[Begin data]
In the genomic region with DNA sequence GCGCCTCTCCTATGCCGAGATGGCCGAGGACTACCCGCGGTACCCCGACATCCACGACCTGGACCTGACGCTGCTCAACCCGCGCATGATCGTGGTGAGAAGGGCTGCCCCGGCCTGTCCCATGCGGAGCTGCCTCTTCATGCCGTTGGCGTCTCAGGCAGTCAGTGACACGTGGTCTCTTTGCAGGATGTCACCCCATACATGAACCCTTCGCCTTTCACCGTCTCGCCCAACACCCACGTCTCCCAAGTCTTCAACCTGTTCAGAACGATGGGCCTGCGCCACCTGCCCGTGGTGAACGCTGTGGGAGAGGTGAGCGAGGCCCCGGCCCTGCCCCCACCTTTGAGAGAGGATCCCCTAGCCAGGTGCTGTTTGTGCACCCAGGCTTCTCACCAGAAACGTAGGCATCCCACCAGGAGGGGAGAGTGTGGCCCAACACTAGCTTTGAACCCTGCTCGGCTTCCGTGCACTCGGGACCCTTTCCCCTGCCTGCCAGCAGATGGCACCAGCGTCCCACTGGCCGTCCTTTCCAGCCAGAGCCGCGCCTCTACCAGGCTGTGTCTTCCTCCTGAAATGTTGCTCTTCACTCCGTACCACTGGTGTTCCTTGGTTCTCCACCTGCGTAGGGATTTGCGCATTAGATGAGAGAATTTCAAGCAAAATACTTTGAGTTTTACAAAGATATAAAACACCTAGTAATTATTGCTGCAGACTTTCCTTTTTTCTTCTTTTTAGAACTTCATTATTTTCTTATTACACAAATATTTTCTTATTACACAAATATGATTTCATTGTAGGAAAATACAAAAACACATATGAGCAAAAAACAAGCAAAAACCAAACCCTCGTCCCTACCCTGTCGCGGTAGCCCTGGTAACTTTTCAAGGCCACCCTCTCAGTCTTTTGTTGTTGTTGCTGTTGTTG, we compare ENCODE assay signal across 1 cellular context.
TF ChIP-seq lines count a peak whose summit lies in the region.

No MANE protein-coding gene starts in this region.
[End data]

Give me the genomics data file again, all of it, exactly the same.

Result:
In the genomic region with DNA sequence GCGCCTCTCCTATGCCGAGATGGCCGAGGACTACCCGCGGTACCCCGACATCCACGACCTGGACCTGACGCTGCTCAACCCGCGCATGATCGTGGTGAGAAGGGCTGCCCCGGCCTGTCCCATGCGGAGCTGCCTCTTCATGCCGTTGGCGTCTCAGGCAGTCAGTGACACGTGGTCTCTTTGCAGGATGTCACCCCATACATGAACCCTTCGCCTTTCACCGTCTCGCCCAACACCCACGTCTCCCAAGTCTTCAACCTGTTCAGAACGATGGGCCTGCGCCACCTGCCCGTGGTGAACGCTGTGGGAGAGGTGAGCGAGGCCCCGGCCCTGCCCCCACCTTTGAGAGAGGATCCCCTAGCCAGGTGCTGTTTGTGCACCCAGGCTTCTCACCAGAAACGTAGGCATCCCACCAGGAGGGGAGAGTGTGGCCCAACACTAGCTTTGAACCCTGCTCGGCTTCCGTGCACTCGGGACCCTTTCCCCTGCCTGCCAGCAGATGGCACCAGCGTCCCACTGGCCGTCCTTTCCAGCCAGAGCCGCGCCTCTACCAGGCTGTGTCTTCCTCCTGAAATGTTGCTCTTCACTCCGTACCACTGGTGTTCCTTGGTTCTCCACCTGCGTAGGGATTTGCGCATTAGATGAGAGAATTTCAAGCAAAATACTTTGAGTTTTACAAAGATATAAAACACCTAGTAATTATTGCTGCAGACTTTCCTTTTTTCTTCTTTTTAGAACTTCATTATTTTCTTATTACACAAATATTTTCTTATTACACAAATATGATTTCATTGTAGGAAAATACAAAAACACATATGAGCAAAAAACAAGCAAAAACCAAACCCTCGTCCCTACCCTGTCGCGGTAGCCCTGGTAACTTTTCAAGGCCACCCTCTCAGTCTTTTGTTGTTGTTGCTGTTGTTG, we compare ENCODE assay signal across 1 cellular context.
TF ChIP-seq lines count a peak whose summit lies in the region.

No MANE protein-coding gene starts in this region.